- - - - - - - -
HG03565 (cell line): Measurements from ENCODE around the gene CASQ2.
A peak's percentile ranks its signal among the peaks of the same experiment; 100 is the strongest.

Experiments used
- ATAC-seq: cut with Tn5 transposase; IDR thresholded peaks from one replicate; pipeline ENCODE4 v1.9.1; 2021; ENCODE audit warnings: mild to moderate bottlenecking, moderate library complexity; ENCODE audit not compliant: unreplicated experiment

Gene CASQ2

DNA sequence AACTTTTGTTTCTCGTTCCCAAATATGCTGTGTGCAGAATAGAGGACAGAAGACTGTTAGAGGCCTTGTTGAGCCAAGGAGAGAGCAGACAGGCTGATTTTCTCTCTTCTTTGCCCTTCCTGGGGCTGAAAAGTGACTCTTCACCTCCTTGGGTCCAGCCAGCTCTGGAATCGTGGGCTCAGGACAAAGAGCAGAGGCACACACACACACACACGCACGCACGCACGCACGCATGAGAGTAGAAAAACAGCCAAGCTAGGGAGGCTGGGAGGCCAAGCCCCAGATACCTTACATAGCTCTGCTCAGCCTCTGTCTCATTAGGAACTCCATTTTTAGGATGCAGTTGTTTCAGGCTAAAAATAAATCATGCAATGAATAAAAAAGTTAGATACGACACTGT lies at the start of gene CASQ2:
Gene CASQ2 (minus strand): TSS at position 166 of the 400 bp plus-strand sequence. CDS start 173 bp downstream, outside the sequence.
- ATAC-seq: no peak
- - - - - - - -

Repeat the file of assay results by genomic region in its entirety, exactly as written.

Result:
HG03565 (cell line): Measurements from ENCODE around the gene CASQ2.
A peak's percentile ranks its signal among the peaks of the same experiment; 100 is the strongest.

Experiments used
- ATAC-seq: cut with Tn5 transposase; IDR thresholded peaks from one replicate; pipeline ENCODE4 v1.9.1; 2021; ENCODE audit warnings: mild to moderate bottlenecking, moderate library complexity; ENCODE audit not compliant: unreplicated experiment

Gene CASQ2

DNA sequence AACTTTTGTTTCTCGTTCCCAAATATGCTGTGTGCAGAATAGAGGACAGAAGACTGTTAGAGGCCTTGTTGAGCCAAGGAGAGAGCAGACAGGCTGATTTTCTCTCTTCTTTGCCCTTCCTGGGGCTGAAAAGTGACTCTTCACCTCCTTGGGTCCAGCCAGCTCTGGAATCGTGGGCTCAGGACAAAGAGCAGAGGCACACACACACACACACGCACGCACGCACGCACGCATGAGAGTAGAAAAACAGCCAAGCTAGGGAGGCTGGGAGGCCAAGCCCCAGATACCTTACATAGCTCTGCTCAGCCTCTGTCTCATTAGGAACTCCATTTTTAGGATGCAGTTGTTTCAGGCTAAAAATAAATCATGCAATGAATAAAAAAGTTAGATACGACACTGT lies at the start of gene CASQ2:
Gene CASQ2 (minus strand): TSS at position 166 of the 400 bp plus-strand sequence. CDS start 173 bp downstream, outside the sequence.
- ATAC-seq: no peak